Impose measures on DPT service providers
 
12.      The second set of amendments provides MAS with powers to impose measures on DPT service providers to ensure better consumer protection and to maintain financial stability and safeguard the efficacy of monetary policy.

13.      The risks to consumer are not significant currently, because of the relatively low usage of DPTs in Singapore today. However, user adoption of DPTs could gain traction quickly as the industry comes out with products to attract customers.  We have seen recent development of new forms of DPTs which values are pegged to stable assets to gain users’ confidence. It is therefore important for MAS to be able to respond to market developments and address new risks in a timely manner.

14.      The Bill will enable MAS to impose user protection measures on DPT service providers when necessary. This could include, for example, requiring a DPT service provider to segregate customer assets from its own assets. This will augment current powers that allow MAS to require DPT service providers to safeguard customer money from loss in the event of insolvency.

15.      MAS will also be empowered to impose additional measures on certain DPT service providers to maintain stability in Singapore’s financial system, safeguard the efficacy of the monetary policy, or where it is in the interest of the public to do so. The scope of this new power is necessarily broad, so that MAS can respond flexibly and swiftly in the fast-moving DPT landscape. MAS will consult the public and the industry when drafting subsidiary legislation on the specific measures .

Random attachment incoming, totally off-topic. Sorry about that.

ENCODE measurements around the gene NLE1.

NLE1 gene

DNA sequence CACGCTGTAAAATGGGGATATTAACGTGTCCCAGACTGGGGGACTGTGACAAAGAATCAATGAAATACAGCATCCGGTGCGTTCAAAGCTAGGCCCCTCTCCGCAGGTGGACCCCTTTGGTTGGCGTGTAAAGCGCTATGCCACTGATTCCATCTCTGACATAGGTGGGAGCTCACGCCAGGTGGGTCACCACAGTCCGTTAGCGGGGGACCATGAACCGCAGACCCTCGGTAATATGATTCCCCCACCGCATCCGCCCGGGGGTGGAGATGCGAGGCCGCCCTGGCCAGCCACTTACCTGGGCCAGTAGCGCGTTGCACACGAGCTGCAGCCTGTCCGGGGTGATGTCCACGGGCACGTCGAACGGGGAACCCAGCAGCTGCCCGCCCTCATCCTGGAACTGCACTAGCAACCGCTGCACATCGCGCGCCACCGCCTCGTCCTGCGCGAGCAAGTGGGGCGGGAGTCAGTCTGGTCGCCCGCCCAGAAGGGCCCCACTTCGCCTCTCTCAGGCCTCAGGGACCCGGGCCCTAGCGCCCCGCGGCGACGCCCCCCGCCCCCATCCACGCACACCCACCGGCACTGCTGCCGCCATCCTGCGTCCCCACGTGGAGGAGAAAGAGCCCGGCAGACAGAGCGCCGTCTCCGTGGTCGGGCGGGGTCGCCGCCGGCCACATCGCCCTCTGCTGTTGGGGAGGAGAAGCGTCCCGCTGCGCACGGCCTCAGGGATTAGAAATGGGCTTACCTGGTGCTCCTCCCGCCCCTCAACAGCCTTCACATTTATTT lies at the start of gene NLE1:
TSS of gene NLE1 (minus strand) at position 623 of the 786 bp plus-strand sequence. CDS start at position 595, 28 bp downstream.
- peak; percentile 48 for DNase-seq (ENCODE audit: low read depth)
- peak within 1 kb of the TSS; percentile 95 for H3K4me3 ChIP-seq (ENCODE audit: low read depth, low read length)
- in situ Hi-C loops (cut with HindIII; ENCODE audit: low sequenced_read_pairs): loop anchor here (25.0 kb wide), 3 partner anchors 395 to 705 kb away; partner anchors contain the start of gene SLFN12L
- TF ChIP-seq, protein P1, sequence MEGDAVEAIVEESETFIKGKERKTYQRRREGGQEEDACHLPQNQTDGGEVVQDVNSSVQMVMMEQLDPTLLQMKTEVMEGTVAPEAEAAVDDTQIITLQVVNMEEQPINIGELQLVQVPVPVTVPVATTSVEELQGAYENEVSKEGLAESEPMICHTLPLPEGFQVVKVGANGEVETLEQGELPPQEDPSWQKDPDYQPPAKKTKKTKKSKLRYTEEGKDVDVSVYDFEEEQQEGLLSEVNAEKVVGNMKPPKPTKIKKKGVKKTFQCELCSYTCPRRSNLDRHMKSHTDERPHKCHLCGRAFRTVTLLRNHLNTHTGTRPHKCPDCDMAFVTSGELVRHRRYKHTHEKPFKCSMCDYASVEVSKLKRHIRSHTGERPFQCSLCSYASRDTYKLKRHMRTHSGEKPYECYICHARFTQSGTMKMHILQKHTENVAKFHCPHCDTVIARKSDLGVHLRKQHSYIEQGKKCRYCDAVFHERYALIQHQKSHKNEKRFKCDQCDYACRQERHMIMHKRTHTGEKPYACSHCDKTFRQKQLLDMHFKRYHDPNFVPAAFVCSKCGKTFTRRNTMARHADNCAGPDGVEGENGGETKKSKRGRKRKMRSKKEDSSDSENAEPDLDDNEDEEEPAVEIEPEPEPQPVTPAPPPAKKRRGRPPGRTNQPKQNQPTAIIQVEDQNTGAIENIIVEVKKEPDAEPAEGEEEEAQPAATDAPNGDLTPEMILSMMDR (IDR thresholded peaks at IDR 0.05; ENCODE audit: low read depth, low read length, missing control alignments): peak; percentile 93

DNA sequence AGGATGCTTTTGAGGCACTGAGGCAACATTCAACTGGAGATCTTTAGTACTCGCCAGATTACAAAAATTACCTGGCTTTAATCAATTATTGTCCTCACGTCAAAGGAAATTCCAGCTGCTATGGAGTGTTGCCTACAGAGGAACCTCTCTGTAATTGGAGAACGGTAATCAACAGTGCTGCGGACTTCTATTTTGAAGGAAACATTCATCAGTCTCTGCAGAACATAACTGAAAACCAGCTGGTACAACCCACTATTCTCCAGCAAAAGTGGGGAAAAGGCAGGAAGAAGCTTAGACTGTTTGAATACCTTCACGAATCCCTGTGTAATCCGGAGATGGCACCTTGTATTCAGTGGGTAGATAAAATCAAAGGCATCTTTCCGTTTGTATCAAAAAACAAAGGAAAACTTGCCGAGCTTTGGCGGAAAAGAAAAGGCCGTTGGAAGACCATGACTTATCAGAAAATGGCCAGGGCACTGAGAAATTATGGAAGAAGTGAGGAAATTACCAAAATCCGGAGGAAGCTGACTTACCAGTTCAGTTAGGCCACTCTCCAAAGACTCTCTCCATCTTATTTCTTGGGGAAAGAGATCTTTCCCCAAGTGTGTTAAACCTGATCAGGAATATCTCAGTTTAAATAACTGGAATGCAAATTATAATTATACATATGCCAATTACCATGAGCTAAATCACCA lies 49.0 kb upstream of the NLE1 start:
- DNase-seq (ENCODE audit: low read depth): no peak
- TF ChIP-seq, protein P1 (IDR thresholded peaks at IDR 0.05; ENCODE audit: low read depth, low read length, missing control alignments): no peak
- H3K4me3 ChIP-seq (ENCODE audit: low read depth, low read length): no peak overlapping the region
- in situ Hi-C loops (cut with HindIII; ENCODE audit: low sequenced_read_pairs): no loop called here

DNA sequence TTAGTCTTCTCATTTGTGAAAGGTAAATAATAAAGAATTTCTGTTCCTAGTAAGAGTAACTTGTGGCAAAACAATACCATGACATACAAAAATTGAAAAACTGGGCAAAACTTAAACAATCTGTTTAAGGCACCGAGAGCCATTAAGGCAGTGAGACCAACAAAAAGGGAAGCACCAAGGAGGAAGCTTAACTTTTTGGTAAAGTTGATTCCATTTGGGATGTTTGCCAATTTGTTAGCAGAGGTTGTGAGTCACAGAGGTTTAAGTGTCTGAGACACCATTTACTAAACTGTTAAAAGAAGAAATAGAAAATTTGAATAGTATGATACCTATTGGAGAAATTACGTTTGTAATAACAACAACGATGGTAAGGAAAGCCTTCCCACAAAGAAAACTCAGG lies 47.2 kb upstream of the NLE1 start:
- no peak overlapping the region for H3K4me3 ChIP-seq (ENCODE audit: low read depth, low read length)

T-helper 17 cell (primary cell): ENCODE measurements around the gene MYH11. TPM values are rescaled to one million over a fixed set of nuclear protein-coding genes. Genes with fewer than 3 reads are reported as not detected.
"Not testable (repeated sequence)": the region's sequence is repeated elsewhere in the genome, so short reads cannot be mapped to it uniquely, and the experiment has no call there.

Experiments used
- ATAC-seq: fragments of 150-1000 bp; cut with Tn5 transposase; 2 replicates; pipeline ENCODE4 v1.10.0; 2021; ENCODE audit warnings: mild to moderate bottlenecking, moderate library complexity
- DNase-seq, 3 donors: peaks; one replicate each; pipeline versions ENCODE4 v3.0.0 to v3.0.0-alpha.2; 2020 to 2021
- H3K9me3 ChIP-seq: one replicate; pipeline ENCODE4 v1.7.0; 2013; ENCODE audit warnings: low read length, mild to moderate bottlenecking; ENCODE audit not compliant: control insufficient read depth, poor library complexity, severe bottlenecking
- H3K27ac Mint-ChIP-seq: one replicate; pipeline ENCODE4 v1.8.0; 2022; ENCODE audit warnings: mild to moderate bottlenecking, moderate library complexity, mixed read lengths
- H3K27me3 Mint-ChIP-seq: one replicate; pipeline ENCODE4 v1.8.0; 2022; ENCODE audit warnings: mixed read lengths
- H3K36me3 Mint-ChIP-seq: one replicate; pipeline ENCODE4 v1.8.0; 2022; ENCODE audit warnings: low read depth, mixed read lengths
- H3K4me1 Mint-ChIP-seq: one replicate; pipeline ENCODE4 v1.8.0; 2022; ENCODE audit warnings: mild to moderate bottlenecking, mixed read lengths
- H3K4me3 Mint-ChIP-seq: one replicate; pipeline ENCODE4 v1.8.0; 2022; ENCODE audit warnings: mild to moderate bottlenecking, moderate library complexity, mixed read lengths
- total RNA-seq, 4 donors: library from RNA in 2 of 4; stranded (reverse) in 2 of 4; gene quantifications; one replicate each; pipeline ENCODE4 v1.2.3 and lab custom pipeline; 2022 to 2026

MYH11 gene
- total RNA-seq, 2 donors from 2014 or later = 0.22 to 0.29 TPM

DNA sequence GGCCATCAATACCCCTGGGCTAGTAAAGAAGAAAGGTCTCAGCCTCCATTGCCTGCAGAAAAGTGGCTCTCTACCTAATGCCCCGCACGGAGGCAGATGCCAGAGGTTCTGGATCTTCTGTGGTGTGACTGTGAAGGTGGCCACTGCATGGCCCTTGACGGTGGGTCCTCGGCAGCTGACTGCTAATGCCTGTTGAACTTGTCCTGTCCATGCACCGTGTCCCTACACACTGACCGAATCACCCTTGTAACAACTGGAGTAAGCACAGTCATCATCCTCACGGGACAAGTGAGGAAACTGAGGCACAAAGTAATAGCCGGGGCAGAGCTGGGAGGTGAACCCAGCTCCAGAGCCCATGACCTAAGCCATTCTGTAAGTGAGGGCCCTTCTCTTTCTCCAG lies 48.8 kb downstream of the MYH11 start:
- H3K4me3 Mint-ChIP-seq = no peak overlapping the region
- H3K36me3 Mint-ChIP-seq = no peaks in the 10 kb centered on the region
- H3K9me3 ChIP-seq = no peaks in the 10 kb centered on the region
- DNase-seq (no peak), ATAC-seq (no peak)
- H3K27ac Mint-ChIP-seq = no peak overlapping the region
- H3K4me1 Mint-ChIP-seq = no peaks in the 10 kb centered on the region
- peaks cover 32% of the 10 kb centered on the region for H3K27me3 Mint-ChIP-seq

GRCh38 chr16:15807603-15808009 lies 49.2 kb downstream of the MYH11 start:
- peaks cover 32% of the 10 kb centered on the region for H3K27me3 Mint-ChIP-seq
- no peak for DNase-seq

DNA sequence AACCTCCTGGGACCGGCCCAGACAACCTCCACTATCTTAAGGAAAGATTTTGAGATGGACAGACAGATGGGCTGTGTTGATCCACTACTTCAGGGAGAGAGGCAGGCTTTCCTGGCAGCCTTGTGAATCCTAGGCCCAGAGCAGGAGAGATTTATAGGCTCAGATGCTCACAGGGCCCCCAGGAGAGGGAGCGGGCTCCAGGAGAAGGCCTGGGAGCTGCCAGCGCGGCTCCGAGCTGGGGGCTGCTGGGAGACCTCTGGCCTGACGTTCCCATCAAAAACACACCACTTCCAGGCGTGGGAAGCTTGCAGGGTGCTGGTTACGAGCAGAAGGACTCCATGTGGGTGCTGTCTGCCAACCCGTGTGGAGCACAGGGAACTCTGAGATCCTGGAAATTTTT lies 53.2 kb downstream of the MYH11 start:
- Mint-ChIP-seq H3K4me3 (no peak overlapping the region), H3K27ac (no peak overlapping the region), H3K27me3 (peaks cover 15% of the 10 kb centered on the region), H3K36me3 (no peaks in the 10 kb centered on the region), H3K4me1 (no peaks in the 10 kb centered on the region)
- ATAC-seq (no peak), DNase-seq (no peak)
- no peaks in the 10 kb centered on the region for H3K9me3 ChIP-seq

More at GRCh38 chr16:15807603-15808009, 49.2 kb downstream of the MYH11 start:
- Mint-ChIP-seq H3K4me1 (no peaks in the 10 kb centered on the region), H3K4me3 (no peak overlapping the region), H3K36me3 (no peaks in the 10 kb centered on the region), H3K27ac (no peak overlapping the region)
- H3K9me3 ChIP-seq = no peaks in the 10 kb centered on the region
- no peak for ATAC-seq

Other amendments to the PS Act

16.      Finally, the Bill will make three other miscellaneous amendments to the Act:

17.      One, the PS Act currently accords protection to consumers, whether they are payers or payees, during a domestic money transfer.  As financial institutions are sophisticated entities that can protect themselves, the Act carves out the situation where a financial institution is part of the transaction. 

18.      However, that means that an individual involved in a domestic money transfer transaction with a financial institution is not accorded protection under the Act.  The Bill will therefore broaden the scope of protection of the PS Act, to carve out only situations where both payer and payee are financial institutions.

19.      Two, only major payment institutions providing services like e-money issuance are currently required to safeguard customer money. With the fast-evolving landscape, user protection concerns associated with other types of licensees can also arise.  The Bill will thus allow MAS to prescribe, where necessary, additional classes of licensees conducting specific payment services to be subject to the requirement to safeguard customer money. 

20.      Three, the PS Act today requires an individual to use reasonable care to ensure that any information he or she provides to MAS under the PS Act is not false or misleading in any material particular. The Bill will clarify that this general duty of care applies to all persons, whether or not the person is an individual.

Conclusion

21.      This Bill will enhance the regulatory framework for payment services in line with global regulatory standards and will allow MAS to be nimble and responsive in addressing various risks in the payments landscape.

22.      Mr Speaker Sir, I beg to move.